A two year study has shown accelerated brain growth in young children when they receive music instruction. The areas of the brain involved in language development, sound, reading skill and speech perception developed faster in children who received music education than those who did not.
As part of a larger five year study, researchers from the Brain and Creativity lab at the University of Southern California studied the effects of music education on 37 young children ages 6-7 from an underprivileged Los Angeles neighborhood. For two years, thirteen of these children received music instruction. Other children in the study were participants in a soccer program (11 children) or no additional training program (13 children).
Accelerated Brain Growth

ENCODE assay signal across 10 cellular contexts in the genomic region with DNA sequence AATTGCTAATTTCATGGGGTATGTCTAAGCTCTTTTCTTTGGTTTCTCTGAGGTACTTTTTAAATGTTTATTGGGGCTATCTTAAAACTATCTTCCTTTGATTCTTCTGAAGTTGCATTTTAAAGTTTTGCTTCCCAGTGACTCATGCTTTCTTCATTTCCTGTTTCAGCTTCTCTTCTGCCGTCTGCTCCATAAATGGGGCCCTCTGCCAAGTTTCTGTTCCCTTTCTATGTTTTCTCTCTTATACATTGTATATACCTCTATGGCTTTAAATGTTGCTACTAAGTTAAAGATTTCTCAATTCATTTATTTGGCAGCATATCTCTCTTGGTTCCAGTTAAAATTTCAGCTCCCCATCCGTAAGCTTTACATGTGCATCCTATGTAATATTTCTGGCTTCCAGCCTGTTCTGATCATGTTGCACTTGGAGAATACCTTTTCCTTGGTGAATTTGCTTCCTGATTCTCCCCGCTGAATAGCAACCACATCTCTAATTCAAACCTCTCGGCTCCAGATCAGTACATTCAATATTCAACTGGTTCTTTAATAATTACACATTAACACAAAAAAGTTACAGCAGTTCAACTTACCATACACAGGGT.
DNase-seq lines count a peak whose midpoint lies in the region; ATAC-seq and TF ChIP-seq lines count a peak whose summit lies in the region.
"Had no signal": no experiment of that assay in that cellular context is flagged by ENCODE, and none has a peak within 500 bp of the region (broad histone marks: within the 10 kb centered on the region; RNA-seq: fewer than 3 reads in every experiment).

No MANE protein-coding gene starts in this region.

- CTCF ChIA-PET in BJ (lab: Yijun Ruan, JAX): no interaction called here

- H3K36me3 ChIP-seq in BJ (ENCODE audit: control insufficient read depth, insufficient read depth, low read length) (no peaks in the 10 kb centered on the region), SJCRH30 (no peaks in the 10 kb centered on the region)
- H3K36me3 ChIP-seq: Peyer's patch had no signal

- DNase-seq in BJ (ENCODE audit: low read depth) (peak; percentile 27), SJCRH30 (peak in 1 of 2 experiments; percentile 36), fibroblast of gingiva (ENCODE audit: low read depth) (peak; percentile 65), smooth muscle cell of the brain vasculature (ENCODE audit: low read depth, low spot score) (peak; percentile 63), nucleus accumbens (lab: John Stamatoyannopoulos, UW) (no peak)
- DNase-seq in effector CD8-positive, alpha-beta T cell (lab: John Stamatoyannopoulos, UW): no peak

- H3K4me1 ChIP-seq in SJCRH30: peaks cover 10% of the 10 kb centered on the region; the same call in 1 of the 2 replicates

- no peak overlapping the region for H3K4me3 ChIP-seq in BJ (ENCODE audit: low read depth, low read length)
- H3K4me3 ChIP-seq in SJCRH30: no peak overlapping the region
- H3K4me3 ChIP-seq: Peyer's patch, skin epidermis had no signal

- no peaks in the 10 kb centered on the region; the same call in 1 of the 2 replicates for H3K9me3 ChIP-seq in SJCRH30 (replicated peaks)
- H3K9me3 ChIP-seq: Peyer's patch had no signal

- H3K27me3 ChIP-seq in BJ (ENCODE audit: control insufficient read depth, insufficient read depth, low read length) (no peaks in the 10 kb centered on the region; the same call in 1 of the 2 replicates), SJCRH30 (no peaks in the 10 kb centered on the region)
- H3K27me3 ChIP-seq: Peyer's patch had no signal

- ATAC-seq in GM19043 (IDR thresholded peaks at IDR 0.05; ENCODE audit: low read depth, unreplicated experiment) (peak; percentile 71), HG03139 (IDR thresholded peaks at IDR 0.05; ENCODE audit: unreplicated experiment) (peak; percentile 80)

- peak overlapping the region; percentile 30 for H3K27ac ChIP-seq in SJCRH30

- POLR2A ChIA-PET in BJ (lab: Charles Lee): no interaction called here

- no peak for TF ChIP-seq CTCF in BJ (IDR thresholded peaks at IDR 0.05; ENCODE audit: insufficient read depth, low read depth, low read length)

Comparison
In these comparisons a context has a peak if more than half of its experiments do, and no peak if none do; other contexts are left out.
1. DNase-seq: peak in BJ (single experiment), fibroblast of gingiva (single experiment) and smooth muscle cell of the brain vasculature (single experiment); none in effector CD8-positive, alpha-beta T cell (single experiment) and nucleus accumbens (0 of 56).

By comparing the electrical activity in the brains of each child, conducting behavior testing, and monitoring changes in brain scans, researchers found accelerated brain growth in the children who received music training. Prior to the study, there were no detectable differences in brain measurements. However, after two years, significant difference were noted and attributed to the music training.
Impact to Academic Success
The changes shown in the study demonstrated increased development of auditory processes which directly impact a child’s social and academic success. Lead researcher Assal Habibi notes that the more rapidly developed pathways are the same as those used in speech perception, language development and reading skills.
The next stage of the study is to examine “connectivity” of different areas of the brain – such as communication between the left and right brain. Social and emotional behavior will also be studied.
This study was published in the journal Developmental Cognitive Neuroscience and reported by various sources such as Southern California Public Radio, News Medical, and Science World Report. Thank you to the blog Music Education Works! for providing an initial summary and links to these reports.
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